Ultimately, mama knows best.

Is nursing depleting you?

If so, you may want to consider weaning your little one (and adding some extra self-care) before trying to conceive again.

Did you have challenges getting pregnant when you were nursing?

Please share your experiences in the comments below,

and if you’ve found this post interesting or helpful, please pass it on!

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Comments

    • France says

      I, too, would love some weaning suggestions. My little one just turned 2 and is nowhere near ready to wean and even though I’m not either, I know I have to for my health’s sake.

    • says

      I think it depends on what works best for your family. What worked for me may not work for you. That said, I will definitely write a post on this soon presenting some great suggestions.

    • says

      Hey Megan and France! I would like to heartily recommend “The Nursing Mother’s Guide to Weaning” by Kathleen Huggins. I was feeling ambivalent about continuing to breastfeed my then almost-2-year-old when I literally stumbled across this book at a used book store. I read the whole appropriate section (which has the woman who WANTS/WANTED to nurse in mind) after nursing my son to bed and immediately took action (like that night). Turns out (for us, and for many) that abrupt weaning (I hate the term, but it just means non-gradual) would cause the least crying and the least anxiety for my son and I both. Kind of like how potty training is usually better when done more quickly, weaning seems to be a similar animal. Quicker is often gentler. It’s more clear. My ambivalence from month 17-23 was actually making my son nurse MORE…it was a love/hate thing. I put Grapefruit Seed Extract (GSE) on my nipples that night and said “the Nanas must taste bad because you’re such a big boy now.” He asked for them for 4 days and then stopped asking. We blamed the Nanas and their horrid taste (this is what many tribal cultures do). Anyway…since you asked, there’s my 2 cents!!!! :)

      Emily – love this post. I am 35 and just conceived my 2nd child. I wasn’t fertile until I literally stopped BFing my then 2 year old. My menses had returned at 19 mos, but I really hit a moon rhythm at 24 mos. I am in the boat of wanting to conceive as many as possible before I’m 40…so I will definitely be weaning at 18 mos with the next one and trying to conceive right away! Thanks for the clear and lovely post. :) Andrea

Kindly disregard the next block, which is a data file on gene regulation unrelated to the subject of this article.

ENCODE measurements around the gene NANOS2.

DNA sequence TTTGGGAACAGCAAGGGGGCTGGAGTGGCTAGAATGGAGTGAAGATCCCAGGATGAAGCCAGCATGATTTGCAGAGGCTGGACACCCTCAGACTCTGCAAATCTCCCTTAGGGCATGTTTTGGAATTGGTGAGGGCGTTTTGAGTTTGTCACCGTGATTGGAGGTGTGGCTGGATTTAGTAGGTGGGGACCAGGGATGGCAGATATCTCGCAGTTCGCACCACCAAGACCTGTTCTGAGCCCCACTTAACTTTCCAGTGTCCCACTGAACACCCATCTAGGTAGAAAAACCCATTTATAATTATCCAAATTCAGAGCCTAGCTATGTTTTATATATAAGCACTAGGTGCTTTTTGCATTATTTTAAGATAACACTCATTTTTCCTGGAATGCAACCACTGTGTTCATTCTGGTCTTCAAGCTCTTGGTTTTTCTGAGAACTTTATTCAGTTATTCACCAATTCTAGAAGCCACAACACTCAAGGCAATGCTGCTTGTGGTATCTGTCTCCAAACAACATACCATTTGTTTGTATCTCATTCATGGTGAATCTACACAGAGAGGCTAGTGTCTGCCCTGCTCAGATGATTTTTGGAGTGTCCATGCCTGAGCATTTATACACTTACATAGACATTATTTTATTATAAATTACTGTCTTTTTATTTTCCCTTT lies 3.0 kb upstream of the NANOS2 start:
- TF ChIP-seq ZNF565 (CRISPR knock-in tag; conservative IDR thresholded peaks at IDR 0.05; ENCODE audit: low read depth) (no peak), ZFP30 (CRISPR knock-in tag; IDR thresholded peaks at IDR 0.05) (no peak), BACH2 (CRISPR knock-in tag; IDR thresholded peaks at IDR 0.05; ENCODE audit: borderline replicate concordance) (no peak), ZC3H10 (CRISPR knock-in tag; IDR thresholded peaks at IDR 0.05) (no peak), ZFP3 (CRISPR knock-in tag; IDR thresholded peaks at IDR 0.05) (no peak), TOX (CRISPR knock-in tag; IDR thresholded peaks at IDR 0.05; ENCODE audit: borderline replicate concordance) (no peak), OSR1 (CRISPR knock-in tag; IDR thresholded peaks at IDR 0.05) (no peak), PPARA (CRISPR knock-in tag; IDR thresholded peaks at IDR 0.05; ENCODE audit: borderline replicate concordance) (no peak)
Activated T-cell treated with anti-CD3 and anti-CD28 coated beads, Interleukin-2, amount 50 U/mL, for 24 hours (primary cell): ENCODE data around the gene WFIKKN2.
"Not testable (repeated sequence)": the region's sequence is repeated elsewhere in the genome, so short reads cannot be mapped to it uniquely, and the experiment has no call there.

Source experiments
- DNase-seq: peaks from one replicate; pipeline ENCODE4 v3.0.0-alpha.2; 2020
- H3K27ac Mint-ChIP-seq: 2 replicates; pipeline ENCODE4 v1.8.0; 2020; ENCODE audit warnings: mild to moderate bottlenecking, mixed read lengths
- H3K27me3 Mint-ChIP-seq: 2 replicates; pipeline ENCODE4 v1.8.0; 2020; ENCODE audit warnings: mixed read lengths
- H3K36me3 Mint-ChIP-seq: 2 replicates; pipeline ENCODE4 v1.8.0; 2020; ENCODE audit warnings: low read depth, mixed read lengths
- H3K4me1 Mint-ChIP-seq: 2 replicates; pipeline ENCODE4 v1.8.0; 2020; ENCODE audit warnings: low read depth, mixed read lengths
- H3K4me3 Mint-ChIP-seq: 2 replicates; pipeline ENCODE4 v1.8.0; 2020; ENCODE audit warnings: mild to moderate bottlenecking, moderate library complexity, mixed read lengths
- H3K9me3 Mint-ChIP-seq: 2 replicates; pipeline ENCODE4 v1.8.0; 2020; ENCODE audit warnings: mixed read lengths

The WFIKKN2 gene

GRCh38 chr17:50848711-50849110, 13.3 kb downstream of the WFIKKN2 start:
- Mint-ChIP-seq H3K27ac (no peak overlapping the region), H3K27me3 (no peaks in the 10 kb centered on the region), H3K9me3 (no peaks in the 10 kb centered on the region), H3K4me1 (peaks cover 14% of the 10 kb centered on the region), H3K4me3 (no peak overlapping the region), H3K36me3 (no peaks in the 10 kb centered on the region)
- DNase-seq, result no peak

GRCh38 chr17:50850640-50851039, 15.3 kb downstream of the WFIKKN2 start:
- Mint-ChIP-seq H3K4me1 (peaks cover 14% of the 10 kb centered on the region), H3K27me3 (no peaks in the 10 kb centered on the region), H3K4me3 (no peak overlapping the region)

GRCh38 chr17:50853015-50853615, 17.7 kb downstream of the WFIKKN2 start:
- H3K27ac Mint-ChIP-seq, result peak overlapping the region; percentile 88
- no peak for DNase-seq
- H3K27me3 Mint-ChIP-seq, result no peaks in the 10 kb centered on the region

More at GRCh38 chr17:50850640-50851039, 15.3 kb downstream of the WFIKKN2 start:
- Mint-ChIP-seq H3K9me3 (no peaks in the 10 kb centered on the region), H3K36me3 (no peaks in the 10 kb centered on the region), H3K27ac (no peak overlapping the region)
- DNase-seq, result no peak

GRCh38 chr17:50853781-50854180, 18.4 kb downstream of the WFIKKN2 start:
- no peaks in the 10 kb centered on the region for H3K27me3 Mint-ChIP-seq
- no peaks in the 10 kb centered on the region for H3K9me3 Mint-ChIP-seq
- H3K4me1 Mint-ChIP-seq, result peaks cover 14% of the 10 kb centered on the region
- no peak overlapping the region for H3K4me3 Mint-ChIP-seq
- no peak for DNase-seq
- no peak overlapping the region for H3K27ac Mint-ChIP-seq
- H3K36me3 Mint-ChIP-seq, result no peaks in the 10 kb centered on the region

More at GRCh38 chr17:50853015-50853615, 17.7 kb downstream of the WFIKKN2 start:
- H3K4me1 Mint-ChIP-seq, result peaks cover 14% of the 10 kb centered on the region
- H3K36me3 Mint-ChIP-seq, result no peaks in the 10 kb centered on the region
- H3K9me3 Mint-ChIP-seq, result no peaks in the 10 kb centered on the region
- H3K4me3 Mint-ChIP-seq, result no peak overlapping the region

1. says

    This is so interesting to me! I had zero issues getting pregnant the first time around, and my cycle returned when my baby was about 10 months old. When my son was 16 months (and still nursing) we decided to try for another baby (I’m 32). As with the first time, I immediately got pregnant, but ended up miscarrying very early on- my period (the miscarriage) was barely even a week late, almost like implantation never even really occurred…? In the back of my mind, I wondered if nursing played into the miscarriage.

    • says

      Ashley, I’m sorry to read about your miscarriage. Out of my own curiosity I too wondered if breastfeeding while pregnant can cause complications. Kori below commented that she carried a baby to full term while breastfeeding, even against her practitioners advice. I’m curious to the science behind it all. Thank you for sharing your story.

    • says

      Hi Ashley – Thanks for sharing. Typically a miscarriage that early on is considered a ‘chemical pregnancy’. Chemical pregnancies are thought to be nature’s way of eliminating a pregnancy that wouldn’t result in a baby. This is quite normal and happens more often that one might think.

      Could it have to do with nursing? Maybe, maybe not. Breastfeeding is just one piece to consider when trying to conceive. I would say that if you continue to experience chemical pregnancies or have any of the health issues discussed in the post, you many want to consider waiting to get pregnant until you are done nursing. Wishing you the best!

  2. Kori says

    I’m so interested in this article – just saw your website through the “riding the wave” picture on FB!